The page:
The situation on our roads is becoming dire. Last year, statistics showed that traffic deaths had increased by 8 percent nationwide. That was the largest increase in 50 years. This year, we found out that 2016 also saw a steep increase, roughly 6 percent greater than the previous year. For the first time since the Great Recession, traffic deaths topped 40,000.
Explaining this increase isn’t easy. From the perspective of economists, it is to be expected. Unemployment is down so people have more income, which makes them more likely to log more miles in their vehicles. But an economic explanation alone isn’t enough to understand what is really happening here.
The Smartphone’s Role in Traffic Fatalities
As several safety advocates point out, there are other factors at play, most notably including American’s increasing reliance on handheld technology. More than two-thirds of Americans own a smartphone, and nearly half of those smartphone owners say they can’t imagine life without their mobile device. Over 80 percent of smartphone users say they keep their device next to them at all waking hours of the day, and well over half report checking their phones multiple times every hour.
We are a nation dependent on mobile devices in a way that we’ve never seen before. We use our phones to shop, to communicate with others, to read the news, to check the weather and to track our exercise and food intake. It’s really a never-ending list.
Smartphones, in and of themselves, are not directly hurting people (unless they explode in our pockets, of course. But that’s another story). It’s our constant need to use them that is causing some serious problems. Drivers have a hard time resisting the lure of their phones when behind the wheel of their car.
Just one little look at an incoming text, maybe a quick reply, that’s all.
Oh, and what about that work email I sent? I should probably just see if I’ve heard back from my boss about the big project.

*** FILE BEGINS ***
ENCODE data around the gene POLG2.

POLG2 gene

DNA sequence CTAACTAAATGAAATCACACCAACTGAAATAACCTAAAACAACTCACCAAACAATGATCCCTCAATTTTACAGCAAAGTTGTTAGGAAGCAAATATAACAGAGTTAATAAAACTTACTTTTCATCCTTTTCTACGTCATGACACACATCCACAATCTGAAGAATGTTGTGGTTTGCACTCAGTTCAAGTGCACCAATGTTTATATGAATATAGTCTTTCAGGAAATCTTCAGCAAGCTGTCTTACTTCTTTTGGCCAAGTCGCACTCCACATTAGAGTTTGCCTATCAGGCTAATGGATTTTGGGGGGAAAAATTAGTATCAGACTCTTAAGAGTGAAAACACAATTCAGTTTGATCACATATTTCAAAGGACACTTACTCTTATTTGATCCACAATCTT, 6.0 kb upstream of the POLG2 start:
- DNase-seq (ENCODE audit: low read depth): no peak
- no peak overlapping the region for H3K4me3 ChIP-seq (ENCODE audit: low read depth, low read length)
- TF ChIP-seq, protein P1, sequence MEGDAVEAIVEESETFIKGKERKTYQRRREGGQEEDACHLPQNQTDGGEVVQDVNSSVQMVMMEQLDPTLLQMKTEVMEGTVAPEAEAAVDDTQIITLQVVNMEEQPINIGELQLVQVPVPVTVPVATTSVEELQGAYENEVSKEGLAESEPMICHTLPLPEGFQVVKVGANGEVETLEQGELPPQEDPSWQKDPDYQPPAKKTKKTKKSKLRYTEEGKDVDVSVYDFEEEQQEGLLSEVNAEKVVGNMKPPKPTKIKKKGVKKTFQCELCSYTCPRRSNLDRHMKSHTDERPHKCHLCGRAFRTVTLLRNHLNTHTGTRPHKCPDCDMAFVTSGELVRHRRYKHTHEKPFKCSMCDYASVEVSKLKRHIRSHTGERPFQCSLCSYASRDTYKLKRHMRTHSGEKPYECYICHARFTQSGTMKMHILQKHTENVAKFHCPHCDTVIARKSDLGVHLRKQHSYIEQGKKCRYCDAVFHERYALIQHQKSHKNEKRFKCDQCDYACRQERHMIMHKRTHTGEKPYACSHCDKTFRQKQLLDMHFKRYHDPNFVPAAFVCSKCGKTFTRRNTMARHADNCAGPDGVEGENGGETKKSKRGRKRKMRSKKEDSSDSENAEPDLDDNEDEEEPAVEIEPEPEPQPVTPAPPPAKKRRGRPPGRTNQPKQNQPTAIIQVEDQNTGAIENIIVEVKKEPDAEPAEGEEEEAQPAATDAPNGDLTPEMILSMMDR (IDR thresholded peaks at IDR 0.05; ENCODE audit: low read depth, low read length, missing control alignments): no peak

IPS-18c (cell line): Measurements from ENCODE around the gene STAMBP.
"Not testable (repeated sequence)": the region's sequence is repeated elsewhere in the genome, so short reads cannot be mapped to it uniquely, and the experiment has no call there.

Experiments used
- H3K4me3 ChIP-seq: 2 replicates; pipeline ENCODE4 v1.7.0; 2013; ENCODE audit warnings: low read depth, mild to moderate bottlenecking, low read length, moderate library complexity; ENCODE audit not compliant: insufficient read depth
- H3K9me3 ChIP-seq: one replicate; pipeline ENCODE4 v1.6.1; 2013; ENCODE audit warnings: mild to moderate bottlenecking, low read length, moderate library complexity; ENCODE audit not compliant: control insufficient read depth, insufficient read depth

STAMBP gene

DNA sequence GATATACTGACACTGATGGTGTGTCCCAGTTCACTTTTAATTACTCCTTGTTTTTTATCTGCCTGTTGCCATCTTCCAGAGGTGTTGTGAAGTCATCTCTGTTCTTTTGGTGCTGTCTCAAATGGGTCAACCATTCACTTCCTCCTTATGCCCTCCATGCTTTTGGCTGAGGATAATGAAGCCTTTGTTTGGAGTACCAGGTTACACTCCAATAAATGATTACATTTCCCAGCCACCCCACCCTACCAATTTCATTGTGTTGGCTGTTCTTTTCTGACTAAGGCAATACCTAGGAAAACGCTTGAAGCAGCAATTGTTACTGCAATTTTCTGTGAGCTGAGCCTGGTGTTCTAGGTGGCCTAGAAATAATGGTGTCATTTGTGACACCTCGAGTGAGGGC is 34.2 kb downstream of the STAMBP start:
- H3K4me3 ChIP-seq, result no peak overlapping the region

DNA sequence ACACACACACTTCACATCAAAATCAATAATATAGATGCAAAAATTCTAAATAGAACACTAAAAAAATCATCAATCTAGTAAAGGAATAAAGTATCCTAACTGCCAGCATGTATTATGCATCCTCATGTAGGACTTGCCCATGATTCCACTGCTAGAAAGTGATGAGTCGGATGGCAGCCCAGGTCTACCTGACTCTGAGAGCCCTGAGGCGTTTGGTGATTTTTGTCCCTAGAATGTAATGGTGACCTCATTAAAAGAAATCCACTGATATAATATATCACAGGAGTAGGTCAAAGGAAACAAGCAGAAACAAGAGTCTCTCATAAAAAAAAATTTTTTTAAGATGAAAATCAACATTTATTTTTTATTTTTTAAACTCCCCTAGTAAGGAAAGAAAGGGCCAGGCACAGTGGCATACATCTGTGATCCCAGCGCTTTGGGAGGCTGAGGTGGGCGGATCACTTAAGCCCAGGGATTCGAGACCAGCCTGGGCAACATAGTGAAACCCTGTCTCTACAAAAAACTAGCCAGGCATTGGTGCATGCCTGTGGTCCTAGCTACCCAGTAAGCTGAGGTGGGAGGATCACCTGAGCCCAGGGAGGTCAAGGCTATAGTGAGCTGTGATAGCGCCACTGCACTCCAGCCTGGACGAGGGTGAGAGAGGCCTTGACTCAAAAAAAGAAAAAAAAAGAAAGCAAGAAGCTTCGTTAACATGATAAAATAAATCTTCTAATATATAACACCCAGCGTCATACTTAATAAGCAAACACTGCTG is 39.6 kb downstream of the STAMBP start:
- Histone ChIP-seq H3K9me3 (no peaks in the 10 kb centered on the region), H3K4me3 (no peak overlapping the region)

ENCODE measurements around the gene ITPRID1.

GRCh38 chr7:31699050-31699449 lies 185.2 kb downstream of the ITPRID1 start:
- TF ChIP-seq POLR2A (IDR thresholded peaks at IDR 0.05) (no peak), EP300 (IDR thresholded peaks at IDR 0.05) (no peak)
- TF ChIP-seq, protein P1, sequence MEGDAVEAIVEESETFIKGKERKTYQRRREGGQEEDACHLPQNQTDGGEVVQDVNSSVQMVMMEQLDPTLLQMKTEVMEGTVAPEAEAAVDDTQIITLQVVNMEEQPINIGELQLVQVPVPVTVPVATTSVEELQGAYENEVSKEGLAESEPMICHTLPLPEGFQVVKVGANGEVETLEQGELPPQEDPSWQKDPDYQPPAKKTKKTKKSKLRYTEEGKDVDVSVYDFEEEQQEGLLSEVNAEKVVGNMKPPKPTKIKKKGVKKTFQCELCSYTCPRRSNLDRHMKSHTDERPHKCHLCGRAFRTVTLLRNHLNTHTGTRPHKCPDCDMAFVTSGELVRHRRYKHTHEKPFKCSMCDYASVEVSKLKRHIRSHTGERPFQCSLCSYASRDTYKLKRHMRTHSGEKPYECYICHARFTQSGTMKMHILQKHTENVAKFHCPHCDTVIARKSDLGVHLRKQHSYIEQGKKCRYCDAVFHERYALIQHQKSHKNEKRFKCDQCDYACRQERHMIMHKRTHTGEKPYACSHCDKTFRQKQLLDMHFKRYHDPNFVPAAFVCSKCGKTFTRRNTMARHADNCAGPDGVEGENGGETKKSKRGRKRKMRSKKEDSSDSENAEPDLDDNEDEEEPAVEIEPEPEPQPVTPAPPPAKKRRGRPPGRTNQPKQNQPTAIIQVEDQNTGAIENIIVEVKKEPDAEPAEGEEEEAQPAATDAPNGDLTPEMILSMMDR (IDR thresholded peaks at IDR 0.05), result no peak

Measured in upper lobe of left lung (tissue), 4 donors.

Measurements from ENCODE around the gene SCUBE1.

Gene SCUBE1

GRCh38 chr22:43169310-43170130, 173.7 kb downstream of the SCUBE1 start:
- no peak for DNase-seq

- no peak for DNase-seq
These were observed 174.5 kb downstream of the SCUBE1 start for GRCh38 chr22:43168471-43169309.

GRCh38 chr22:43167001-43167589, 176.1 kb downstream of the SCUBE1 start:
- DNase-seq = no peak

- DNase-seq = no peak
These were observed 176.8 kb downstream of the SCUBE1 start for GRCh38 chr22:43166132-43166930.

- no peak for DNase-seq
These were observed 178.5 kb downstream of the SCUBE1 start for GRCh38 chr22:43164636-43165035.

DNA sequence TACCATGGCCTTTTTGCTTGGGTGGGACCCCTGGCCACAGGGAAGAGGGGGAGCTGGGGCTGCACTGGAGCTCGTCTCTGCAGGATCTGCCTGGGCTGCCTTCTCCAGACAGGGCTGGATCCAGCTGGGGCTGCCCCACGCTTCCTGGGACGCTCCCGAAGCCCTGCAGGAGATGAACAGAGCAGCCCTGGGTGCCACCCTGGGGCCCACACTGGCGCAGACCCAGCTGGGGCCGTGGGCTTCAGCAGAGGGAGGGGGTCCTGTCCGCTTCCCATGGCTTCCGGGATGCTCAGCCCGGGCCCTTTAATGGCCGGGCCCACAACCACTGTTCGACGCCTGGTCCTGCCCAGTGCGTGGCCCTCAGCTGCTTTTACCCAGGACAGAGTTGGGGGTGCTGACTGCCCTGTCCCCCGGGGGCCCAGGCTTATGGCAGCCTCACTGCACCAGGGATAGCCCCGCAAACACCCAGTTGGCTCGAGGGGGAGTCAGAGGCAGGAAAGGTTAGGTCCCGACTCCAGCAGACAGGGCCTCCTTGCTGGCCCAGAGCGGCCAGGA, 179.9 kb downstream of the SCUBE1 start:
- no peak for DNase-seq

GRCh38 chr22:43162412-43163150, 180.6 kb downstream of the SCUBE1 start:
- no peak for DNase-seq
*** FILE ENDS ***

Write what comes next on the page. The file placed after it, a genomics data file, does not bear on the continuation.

For the millions of Americans dependent on a smartphone, these thoughts are very difficult to resist when driving. Even if a driver has heard repeatedly that the average time it takes to view a text could amount to 100 yards travelled without looking at the road, even if they know that sending one text could increase their crash risk by 23 times, it still isn’t enough to convince them that they should put their phone away while driving.
Unfortunately, it’s only after being involved in a distracted driving vehicle crash that many drivers will see the light. At that point, it might be too late. There’s no way of knowing exactly how many crashes are caused by distraction, but the percentage is significant. Some experts put the figure at 20 to 30 percent, a conservative estimate. Others, like AAA, estimate that among teen drivers, distraction plays a role in close to two-thirds of crashes.
There is hope that technology will save us from technology. Smartphone apps are available that could curb a driver’s use of their mobile device. But these apps are not mandatory yet. Autonomous vehicles also offer the potential to significantly reduce distraction-related traffic deaths, but they are far from ready to take the wheel.
Until the day comes that the same innovative minds that brought us the smartphone can come up with a solution to the problem these devices have created, it will be up to us to do the right thing. None of us wants to see a third straight year of record breaking traffic death statistics. Let’s hope we can learn from the mistakes of so many distracted drivers and make our roads safer in 2017.
If you or your loved one has been injured in a vehicle accident caused by a negligent driver, perhaps someone who was distracted by their cell phone, the attorneys at the Mann Law Firm can help. To review your circumstances and discuss available legal options, call us at (478) 742-3381 for a free consultation to discuss your options.